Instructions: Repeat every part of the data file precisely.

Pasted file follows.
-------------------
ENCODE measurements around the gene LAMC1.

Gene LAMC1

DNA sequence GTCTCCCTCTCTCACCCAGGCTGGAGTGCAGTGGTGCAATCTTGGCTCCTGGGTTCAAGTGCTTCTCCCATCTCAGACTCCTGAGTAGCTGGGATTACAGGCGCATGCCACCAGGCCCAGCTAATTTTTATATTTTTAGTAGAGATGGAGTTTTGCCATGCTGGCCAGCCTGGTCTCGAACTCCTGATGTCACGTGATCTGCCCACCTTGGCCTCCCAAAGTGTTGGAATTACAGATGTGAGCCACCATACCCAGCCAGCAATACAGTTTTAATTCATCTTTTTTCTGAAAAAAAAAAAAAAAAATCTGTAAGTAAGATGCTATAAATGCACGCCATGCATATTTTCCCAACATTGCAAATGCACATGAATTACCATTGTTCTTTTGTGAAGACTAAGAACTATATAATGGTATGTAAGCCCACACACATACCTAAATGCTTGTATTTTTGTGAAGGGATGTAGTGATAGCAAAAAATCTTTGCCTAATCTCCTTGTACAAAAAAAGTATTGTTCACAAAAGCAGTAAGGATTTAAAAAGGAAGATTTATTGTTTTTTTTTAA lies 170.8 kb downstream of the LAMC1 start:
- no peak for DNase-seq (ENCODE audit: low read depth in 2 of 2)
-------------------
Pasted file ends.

ENCODE measurements around the gene LAMC1.

Gene LAMC1

DNA sequence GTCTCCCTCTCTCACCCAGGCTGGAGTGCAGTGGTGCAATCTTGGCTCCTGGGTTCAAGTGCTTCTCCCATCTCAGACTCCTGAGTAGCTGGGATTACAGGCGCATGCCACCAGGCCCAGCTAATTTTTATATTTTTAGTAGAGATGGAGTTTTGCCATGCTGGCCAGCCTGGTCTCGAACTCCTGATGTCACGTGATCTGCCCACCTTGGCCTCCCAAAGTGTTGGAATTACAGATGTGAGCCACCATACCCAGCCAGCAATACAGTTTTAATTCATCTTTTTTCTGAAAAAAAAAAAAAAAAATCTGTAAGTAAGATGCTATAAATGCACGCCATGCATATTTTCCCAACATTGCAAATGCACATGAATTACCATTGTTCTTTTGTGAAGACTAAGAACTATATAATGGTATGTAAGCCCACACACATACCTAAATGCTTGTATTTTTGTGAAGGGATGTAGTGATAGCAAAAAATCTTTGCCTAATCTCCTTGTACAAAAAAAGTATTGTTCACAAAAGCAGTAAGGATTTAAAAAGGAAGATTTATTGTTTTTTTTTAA lies 170.8 kb downstream of the LAMC1 start:
- no peak for DNase-seq (ENCODE audit: low read depth in 2 of 2)